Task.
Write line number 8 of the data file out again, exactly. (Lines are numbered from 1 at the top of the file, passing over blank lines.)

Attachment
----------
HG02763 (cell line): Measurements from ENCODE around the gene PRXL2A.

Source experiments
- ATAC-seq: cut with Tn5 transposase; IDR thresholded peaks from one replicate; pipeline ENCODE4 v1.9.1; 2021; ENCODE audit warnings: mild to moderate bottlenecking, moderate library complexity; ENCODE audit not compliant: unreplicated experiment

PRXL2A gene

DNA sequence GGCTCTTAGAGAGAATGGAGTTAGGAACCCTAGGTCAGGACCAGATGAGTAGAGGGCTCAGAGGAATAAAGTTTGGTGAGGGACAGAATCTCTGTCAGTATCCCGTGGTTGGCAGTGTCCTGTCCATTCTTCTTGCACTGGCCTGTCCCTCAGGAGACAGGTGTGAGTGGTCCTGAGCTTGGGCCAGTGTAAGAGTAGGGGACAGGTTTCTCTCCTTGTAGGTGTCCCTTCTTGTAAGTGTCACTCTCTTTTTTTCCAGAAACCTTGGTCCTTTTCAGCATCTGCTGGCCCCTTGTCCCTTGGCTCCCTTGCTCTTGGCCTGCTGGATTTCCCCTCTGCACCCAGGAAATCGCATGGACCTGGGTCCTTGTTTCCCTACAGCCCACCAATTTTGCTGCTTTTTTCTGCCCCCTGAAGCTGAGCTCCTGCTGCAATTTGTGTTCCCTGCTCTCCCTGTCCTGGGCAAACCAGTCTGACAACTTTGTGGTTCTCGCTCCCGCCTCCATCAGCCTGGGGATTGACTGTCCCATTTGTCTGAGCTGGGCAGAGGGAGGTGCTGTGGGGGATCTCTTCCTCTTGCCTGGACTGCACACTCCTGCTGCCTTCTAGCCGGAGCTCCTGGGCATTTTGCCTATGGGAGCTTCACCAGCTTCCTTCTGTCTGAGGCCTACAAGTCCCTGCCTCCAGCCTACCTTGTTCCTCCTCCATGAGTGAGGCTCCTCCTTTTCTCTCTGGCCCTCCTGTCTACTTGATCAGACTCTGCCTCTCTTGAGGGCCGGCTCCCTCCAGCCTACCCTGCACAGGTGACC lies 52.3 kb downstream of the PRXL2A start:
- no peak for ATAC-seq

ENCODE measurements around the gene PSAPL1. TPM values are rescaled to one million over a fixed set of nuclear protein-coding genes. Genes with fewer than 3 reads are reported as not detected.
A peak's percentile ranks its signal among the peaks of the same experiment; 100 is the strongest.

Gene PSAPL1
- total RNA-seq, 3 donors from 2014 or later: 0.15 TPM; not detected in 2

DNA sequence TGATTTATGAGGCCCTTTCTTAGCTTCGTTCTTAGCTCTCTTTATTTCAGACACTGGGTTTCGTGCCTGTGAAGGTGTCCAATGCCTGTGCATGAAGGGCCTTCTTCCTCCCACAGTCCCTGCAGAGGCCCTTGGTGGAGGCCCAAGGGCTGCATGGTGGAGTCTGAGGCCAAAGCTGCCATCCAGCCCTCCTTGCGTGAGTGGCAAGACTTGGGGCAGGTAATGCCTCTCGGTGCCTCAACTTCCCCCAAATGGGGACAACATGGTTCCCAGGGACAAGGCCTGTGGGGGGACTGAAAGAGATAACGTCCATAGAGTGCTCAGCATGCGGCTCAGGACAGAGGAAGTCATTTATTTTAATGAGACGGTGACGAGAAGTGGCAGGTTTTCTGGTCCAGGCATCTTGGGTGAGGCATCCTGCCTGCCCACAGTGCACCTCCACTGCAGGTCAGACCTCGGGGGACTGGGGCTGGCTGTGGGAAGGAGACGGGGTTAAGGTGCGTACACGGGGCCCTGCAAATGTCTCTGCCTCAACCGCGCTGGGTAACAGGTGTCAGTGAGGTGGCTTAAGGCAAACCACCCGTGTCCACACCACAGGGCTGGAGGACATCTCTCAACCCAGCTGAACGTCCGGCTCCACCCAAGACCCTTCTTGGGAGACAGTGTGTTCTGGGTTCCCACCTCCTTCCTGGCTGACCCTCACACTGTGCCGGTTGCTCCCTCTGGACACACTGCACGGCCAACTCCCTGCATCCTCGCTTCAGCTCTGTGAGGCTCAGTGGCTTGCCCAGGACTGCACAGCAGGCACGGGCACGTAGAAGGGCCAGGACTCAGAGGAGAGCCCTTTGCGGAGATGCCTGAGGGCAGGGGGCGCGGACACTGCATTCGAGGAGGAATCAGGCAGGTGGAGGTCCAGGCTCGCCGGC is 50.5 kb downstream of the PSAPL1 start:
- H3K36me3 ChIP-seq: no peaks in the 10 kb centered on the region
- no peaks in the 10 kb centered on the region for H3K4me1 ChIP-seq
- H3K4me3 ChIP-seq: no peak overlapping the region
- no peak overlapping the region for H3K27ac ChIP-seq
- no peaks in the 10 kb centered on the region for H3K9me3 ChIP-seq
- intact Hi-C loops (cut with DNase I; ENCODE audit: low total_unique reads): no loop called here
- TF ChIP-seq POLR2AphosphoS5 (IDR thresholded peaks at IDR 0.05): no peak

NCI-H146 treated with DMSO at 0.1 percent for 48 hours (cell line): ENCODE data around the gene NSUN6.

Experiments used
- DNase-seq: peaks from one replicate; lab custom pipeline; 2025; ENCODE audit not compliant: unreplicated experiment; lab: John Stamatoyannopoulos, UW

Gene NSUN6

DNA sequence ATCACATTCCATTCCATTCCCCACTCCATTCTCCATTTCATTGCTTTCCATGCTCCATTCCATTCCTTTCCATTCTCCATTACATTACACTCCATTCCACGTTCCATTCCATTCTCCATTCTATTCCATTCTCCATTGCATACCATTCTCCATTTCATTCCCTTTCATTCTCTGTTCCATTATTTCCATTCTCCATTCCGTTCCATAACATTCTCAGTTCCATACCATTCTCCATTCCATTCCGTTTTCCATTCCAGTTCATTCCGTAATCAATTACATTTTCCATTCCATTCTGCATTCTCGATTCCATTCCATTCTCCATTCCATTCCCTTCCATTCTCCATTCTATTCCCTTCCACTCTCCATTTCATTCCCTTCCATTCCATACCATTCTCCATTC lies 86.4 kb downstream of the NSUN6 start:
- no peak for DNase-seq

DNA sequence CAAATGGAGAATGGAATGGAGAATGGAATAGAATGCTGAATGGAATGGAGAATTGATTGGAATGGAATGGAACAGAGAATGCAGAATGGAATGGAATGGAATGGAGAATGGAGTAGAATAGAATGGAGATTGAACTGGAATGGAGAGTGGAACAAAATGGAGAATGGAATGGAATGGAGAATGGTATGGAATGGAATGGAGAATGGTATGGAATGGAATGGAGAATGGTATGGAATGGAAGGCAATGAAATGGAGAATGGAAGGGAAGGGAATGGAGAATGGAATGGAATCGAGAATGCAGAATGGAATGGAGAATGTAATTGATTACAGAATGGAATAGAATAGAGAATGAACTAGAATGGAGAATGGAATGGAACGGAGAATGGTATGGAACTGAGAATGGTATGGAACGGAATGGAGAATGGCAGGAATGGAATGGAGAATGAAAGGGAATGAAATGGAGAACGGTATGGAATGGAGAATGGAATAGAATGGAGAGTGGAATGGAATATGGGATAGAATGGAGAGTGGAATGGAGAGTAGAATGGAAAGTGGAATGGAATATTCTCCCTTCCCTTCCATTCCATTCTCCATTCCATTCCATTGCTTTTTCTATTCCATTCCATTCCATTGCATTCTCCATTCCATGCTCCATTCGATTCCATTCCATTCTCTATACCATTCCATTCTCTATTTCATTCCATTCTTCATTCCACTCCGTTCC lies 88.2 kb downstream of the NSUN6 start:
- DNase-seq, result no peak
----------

A peak's percentile ranks its signal among the peaks of the same experiment; 100 is the strongest.